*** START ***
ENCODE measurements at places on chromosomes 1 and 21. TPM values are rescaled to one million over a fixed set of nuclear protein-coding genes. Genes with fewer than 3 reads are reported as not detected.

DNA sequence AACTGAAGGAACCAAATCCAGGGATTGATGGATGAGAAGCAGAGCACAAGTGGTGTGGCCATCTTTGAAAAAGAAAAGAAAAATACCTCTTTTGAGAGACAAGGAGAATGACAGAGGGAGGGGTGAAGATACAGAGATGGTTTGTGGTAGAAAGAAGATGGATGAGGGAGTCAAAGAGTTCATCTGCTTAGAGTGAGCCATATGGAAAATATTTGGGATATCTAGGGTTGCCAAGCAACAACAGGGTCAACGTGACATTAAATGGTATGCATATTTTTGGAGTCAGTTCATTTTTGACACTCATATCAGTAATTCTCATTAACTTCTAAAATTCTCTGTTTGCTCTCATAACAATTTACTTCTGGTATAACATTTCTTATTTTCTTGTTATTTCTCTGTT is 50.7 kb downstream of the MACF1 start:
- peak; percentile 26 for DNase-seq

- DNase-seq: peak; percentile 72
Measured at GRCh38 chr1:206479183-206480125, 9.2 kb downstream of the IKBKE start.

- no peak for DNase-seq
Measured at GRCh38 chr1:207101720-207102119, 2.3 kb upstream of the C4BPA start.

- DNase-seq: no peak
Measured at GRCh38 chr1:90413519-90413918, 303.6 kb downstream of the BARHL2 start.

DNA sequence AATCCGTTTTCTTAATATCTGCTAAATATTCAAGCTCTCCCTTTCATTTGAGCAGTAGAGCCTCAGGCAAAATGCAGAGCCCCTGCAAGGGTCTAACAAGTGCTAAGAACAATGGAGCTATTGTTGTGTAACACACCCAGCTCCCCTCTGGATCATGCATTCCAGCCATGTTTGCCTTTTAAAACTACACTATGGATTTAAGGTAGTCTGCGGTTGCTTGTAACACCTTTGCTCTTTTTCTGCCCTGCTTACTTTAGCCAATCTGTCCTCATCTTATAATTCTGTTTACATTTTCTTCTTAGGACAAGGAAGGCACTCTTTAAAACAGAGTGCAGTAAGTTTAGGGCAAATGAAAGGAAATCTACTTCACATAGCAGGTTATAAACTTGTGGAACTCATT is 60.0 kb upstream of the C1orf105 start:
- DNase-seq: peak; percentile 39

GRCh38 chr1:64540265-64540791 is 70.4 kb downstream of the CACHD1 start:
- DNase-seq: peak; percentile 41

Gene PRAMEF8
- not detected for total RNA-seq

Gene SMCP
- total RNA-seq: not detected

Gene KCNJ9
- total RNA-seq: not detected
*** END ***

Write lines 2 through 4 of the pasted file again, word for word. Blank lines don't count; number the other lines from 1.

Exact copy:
DNA sequence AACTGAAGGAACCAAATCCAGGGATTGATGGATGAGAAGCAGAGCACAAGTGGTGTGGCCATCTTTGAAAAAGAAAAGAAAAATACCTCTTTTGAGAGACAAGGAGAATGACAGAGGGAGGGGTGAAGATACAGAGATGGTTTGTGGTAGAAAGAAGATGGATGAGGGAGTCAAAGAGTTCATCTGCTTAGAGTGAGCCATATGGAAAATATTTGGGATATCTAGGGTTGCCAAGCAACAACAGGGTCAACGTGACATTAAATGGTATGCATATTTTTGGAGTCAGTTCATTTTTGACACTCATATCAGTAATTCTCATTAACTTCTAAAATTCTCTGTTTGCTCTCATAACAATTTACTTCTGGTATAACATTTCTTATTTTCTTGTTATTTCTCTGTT is 50.7 kb downstream of the MACF1 start:
- peak; percentile 26 for DNase-seq

- DNase-seq: peak; percentile 72